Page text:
The figure illustrates the proportion A : B = C : D. Thus, A and C are corresponding terms since they’re the antecedents. Also, B and D are corresponding terms since they’re the consequents.
Note that for alternate ratios to exist, all four magnitudes must be of the same kind. The alternate ratios in this proportion are A : C and B : D. Euclid proves these are the same ratio in proposition V.16. Thereafter, given one proportion A : B = C : D, he concludes alternately the alternate proportion A : C = B : D. |
The ratio inverse to A : B is B : A. It is evident from the definition V.Def.5 that A : B = C : D and B : A = D : C reduce to the same conditions on A, B, C, and D. Therefore, if two ratios are the same, then their two inverse ratios are also the same. For some reason, this statement is misplaced as the corollary after proposition V.7.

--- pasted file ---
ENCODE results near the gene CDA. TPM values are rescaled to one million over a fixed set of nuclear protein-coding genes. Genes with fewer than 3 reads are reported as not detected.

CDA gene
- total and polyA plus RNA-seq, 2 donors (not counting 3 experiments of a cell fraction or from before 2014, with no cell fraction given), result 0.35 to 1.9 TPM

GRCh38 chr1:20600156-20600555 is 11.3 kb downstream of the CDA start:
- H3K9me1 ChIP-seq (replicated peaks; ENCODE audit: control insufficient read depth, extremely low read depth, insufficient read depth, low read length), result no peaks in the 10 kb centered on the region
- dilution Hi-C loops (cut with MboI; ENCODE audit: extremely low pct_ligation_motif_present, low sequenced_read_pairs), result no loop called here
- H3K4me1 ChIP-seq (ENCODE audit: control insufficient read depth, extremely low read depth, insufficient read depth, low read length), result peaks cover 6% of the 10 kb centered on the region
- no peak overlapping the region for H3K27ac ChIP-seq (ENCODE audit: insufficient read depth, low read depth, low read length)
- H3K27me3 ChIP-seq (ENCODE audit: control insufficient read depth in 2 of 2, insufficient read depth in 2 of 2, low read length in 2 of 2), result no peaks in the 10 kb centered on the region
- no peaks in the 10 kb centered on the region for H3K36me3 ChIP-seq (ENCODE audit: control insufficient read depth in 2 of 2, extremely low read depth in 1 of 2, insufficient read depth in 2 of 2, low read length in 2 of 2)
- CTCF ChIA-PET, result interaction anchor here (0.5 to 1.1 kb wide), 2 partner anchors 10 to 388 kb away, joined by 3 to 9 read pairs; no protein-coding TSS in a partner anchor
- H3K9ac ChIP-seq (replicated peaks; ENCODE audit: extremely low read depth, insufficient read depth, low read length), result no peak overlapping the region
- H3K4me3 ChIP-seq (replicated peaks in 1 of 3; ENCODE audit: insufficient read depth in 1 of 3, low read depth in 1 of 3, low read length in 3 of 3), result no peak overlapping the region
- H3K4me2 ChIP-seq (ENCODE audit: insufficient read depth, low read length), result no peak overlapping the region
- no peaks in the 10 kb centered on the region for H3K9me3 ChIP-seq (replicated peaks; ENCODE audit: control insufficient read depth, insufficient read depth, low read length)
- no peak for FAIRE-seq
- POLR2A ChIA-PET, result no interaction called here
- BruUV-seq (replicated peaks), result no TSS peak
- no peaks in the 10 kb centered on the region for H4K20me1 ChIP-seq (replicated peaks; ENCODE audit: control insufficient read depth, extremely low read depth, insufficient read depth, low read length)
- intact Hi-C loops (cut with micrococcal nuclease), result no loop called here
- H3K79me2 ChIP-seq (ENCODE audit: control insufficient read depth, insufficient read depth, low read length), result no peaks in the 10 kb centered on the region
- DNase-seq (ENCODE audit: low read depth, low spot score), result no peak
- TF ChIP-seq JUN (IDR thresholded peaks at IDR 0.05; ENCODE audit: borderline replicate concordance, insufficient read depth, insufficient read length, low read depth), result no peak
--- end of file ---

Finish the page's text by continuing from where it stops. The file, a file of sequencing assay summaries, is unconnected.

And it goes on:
Several of the propositions are stated using the antecedent terms but they apply as well for the consequent terms by inversion. For example, proposition V.24 says that if u : v = w : x and y : v = z : x, then (u + y):v = (w + z):x. But the statement using consequents is valid, too: if v : u = x : w and v : y = x : z, then v:(u + y) = x(w + z).
The symmetry of the antecedent and consequent terms of a ratio a : b is not, however, one of perfect parallelism. they’re opposite in regard to order. Proposition V.8 shows that the ratio is a : b increasing in a since if a increases then the ratio increases, but the ratio is decreasing in b since the if b increases then the ratio decreases. But that’s still a kind of symmetry.